African Ministers of Energy from Ghana and Zambia are amongst the attendees at the Norway – Africa Energy Summit organized by Norfund and the Norwegian-African Business Association (NABA).
The African Ministers of Energy will, alongside energy companies, investors and researchers, highlight the current status on energy in Africa. They will underline the necessity of putting in place a robust energy system, which will ensure electricity for the population and serving both the public and the private sector.
Sub-Saharan Africa is rich in terms of energy resources, but lags behind in terms of energy supply. According to figures from the International Energy Agency (IEA), only 290 million of Sub-Saharan Africa’s population of 915 million currently has access to electricity.
Not enough investments are being made in developing viable energy systems, and the population growth is a contributing factor to the increase of people without access to electricity.
In order to create growth and lift people out of poverty, it is essential to have access to stable electricity. Few from the Western world have taken into account the size of the challenge when developing the energy systems in poor countries.
In energy aid, it is easier to have a focused effort on simple and immediate measures which will provide temporary and second-class solutions for the poor, than to focus the efforts towards the core task: To develop good energy systems that supply the population, both public and private sectors, with stable electricity in sufficient quantities.
“It is therefore an urgent need in Sub-Saharan Africa for long-term capital investment in infrastructure. There is also a need for dedicated apparatus that help reduce the risks associated with the long investment horizon in energy developments, ” says Kjell Roland, Managing Director of Norfund.
Nearly 80 per cent of all proposed energy projects are abandoned at an early stage due to a magnitude of reasons. “It is almost only investors like Norfund with a development mandate, which are willing to invest in early phases of projects. Amongst the private investors, KLP are among the few who also invests in energy for development,” says Roland.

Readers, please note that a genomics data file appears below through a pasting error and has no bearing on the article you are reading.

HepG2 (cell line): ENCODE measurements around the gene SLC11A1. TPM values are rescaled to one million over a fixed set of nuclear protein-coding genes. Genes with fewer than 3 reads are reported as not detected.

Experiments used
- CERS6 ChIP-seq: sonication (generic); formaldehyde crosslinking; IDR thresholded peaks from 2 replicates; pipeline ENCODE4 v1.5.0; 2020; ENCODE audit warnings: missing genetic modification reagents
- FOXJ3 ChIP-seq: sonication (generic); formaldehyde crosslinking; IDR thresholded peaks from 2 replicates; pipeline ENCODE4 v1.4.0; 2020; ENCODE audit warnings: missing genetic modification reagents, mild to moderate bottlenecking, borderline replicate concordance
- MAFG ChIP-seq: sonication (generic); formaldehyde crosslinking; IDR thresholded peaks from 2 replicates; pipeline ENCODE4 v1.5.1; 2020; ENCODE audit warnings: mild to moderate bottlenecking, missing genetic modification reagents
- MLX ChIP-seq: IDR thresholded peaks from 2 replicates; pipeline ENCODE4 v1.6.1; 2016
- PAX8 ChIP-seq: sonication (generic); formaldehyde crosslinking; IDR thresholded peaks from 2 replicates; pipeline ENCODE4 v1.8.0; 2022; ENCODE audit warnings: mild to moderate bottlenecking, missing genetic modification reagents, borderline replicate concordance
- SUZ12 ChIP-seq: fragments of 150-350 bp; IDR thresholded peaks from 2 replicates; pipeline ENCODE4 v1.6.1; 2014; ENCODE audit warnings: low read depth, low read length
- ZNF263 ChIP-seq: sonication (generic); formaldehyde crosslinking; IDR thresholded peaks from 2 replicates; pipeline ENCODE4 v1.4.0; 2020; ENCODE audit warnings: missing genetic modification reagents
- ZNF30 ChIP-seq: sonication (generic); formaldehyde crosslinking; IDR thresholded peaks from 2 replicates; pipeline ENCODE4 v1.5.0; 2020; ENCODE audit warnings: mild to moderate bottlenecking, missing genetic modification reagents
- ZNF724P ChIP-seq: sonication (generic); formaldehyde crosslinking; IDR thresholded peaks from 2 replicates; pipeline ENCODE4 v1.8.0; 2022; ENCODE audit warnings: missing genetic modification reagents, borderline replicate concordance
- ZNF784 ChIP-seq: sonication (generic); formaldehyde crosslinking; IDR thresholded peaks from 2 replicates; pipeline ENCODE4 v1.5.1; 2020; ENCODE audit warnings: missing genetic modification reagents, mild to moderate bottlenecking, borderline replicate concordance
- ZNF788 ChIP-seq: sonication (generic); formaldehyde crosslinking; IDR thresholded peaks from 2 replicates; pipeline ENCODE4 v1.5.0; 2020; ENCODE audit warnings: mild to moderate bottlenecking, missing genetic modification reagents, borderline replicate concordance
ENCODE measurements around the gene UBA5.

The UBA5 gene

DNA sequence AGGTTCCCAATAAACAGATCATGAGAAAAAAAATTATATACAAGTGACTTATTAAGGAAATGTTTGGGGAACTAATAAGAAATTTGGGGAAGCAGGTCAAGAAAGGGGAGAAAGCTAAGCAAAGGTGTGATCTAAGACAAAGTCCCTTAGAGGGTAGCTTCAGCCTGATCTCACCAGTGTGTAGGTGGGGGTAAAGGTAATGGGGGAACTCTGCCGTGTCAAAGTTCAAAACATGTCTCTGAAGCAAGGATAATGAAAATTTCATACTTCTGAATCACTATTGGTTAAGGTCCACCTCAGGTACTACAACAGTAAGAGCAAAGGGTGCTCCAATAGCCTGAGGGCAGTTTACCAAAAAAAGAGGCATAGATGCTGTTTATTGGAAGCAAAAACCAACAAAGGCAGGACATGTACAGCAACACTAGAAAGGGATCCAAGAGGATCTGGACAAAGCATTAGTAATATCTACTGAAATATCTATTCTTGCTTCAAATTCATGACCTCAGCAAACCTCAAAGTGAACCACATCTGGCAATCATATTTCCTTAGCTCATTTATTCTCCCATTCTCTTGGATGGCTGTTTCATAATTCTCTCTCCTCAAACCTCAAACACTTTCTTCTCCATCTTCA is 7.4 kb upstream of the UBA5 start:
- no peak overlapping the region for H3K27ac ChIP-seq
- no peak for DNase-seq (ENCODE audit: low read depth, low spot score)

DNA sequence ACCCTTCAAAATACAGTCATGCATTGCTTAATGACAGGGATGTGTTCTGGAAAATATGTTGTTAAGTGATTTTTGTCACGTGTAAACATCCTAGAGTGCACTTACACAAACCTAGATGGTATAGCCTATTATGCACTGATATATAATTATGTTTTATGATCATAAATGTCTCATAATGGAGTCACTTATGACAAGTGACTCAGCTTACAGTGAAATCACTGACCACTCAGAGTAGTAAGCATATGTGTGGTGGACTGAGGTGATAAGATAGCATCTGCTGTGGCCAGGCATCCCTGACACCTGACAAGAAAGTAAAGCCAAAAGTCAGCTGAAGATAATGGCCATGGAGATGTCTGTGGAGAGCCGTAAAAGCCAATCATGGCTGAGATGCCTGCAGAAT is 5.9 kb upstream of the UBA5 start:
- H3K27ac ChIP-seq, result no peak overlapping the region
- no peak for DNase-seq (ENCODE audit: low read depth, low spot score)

“At today’s conference you will meet Ministers of Energy from Africa, researchers such as Adam Kendall from McKinsey and Hans Rosling from the Gapminder Foundation, representatives from companies that invest in energy and financial investors. They will all highlight the topic of discussion from their viewpoint,” says Eivind Fjeldstad, Managing Director of the Norwegian-African Business Association (NABA).
The conference will take place at Latter in Aker Brygge in Oslo, Norway.
For more information or interviews, please contact:
+47 400 63 763
The Norwegian-African Business Association (NABA).
+47 900 556 35
Norfund – the Norwegian Investment Fund for Developing Countries – invests in the establishment and development of profitable and sustainable enterprises in developing countries. By contributing to the development of local businesses, jobs and economic growth, Norfund aims at reducing poverty. Norfund cooperates with partners that have the best potential for commercial success – Norwegian or international. http://www.norfund.no
The Norwegian-African Business Association (NABA) was founded by the Confederation of Norwegian Enterprise (NHO), Virke – the Enterprise Federation of Norway, Norfund, Statoil, Yara International, Nortura, DLA Piper, Norwegian Shipowners’ Association, Jotun AS, Astrium Services, Innovation Norway, Aqua Unique, Belief AS, Green Energy Group, Marine Research Institute and the Oslo Chamber of Commerce.
NABA is the only Norwegian-African chamber of commerce, and provides the most relevant network for Norwegian companies working in African markets. NABA promotes Norwegian member companies in Africa, we promote African business opportunities in Norway and advocate for more, better and safer business collaboration between Norway and African countries. http://norwegianafrican.no
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